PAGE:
It’s a good thing that the first Parenting on Track pitch I heard wasn’t “its based on love.” My love was never really the question…my boys’ survival to their teen years was. A friend told me aboutVicki’s class, and when I visited the Parenting on Track website I was promised that I could stop nagging and being a sherpa. (Right on!)
Arriving at class Vicki clapped as she followed us to our seats in a no holds barred display of what we do with our praise addicted kids…”oh good for you, you sat down, look at that sip of water that you took, yeah for you!”
It was ridiculous. And true.
So I won’t tell Vicki “good job” on her Real Parents, Real Progress ebook. I will tell you to read it.
Through 20 years of teaching she has culled stories that bring her philosophy to life. We can dissect the concept of a “mistaken beliefs,” and what it means in Adlerian psychology, OR we can talk about carrying a screaming kids to the car because of our intense desire to be on time for everything. Let’s talk tantrums. In class we add on to the initial tale with our own stories of buried alarm clocks, log rolls to the car, and backpacks stuffed with 3 week old homework while library books look longingly from the bench.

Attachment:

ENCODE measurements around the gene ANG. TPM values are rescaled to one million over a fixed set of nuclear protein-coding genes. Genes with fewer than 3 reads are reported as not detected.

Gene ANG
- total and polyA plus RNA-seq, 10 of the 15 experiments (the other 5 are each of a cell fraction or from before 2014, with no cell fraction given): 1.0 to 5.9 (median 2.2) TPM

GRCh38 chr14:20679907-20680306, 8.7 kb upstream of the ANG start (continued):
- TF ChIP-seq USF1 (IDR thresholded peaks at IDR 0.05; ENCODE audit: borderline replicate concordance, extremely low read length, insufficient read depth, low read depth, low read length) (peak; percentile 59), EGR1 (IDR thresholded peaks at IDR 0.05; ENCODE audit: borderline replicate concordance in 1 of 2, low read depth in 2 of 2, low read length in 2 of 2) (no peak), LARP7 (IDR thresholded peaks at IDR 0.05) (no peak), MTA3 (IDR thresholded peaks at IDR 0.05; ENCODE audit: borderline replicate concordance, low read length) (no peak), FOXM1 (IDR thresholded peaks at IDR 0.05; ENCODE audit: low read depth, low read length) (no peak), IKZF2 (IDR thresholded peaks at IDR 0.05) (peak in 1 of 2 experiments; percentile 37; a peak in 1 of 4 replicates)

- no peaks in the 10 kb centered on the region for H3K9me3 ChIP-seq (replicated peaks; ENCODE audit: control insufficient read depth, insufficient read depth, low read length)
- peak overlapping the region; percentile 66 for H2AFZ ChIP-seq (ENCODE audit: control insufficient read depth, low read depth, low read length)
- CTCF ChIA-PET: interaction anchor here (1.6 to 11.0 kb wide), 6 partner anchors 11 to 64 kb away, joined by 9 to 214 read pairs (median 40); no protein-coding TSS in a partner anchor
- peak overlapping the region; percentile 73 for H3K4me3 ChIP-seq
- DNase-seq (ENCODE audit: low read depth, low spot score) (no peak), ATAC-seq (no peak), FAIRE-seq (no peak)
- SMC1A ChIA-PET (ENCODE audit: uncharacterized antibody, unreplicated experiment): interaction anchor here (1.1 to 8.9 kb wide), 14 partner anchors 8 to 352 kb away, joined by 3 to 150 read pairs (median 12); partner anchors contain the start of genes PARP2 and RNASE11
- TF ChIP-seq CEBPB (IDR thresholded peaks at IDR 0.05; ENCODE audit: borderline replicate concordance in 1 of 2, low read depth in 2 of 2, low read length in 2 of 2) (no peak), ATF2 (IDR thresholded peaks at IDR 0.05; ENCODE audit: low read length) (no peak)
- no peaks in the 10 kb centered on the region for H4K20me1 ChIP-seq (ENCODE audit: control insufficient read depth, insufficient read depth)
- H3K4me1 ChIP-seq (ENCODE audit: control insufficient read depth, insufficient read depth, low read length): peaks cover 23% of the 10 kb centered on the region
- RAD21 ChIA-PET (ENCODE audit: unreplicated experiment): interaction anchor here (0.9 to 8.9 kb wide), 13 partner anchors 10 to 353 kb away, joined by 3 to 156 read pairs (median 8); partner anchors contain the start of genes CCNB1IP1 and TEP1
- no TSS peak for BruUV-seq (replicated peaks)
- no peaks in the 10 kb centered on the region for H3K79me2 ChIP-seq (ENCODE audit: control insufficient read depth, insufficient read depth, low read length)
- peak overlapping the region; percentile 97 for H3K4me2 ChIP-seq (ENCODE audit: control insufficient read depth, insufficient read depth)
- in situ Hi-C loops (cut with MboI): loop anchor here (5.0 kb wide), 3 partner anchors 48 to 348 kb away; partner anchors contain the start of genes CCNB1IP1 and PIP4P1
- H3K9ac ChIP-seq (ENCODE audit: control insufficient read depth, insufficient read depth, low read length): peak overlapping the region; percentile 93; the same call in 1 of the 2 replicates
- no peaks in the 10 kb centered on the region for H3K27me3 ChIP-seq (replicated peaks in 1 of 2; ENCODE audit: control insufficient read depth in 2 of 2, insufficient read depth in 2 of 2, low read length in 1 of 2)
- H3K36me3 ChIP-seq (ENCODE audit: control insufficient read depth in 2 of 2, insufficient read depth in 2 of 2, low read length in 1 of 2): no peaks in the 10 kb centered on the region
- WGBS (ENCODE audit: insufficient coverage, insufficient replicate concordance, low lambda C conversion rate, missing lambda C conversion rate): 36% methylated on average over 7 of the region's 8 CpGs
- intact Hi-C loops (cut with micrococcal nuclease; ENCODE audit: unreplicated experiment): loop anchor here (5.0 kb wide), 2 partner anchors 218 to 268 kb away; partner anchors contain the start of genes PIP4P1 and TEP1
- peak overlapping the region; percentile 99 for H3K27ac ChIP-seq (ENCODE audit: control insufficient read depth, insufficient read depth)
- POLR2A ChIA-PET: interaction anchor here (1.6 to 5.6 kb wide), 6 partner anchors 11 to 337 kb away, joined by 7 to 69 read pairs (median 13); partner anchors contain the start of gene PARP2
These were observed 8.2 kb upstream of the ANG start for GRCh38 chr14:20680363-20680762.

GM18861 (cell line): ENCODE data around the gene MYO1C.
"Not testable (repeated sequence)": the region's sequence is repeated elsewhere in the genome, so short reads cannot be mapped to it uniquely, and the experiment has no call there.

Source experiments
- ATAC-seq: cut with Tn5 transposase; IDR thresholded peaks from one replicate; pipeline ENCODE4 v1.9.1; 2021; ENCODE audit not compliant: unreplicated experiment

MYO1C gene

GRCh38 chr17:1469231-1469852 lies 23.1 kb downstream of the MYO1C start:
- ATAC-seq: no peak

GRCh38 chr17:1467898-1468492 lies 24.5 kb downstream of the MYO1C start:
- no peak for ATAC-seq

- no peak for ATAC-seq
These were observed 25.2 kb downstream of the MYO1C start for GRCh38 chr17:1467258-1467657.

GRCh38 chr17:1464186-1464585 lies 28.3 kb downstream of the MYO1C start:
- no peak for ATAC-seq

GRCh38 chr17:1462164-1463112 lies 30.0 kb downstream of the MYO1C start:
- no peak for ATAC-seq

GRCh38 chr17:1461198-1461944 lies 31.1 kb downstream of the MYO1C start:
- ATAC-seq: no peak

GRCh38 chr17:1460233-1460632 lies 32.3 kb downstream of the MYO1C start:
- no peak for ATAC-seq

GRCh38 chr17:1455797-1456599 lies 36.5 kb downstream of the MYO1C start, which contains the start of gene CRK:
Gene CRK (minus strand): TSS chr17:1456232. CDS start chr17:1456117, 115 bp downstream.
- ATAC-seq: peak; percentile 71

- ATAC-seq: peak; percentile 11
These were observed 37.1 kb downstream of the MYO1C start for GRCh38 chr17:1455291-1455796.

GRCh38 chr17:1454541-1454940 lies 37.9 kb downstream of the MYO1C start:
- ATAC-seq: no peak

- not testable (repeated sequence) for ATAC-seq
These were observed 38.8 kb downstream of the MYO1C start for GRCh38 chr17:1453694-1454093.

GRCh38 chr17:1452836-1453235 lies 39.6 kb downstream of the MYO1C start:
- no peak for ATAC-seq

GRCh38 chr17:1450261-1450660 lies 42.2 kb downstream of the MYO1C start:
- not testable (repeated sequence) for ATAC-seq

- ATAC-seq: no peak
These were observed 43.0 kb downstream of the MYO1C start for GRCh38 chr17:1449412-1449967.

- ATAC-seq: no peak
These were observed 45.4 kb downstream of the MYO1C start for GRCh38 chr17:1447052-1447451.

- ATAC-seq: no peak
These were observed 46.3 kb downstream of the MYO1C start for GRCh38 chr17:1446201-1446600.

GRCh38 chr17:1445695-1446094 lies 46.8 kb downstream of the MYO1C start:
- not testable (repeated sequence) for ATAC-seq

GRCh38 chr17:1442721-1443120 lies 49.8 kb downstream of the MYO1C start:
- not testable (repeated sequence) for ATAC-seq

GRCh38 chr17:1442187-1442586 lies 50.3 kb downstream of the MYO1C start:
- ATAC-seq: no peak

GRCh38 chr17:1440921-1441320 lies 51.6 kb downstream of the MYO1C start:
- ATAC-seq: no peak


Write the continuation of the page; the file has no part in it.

Illustrating each of the core lessons from Parenting on Track with stories from families is the format of RP, RP. It is an easy read. And an inspirational one. After taking her class, collaborating on an app, watching her DVDs, and traveling with her I didn’t imagine that this book would teach me anything new, yet after reading it in one sitting I had three scrawled pages of notes. Finally, the elusive fourth C. Start Road map with Leo. Re-do Family mission now that boys are older. Explain ABCDE. On and on they went. I was reminded of things I had started, techniques that would help, entertained by stories of families like ours.
The biggest gift was being shown that our parenting is never done…the settings and dialogue changes, but the motivation doesn’t. That image of the grown independent child, who chooses to have us be part of his life. He’s 18 months and asked to sit through family meeting while we appreciate him. He is three and chopping vegetables for dinner. He is five and riding the bus to school with the lunch he made himself. He is 7 and choosing his after school activities. He is 9 and planning and paying for his own birthday party. He is 13 and traveling across the state with a cousin. He is 19 and in college, calling home and managing his study time. He is 22 and employed. He is 30 something and parenting on track.
Thank you Vicki.
It is based on the love we have for our children that means we believe in them, we encourage them to make their own choices, we hold them accountable for those choices, we listen to them on a deep level, and we include them as the integral part of our families that they are. And it is based on the love we have for ourselves that means we believe in ourselves, we encourage ourselves to make sometimes really hard choices, we hold ourselves accountable for these choices, we listen to our own inner programs on a deep level (and often deprogram them!), and we see ourselves as individuals in a democratic partnership with our children. – Vicki Hoefle, closing of Real Parents, Real Progress.
Parenting on Track has shown up extensively in my past posts:
- Mistaken beliefsLunches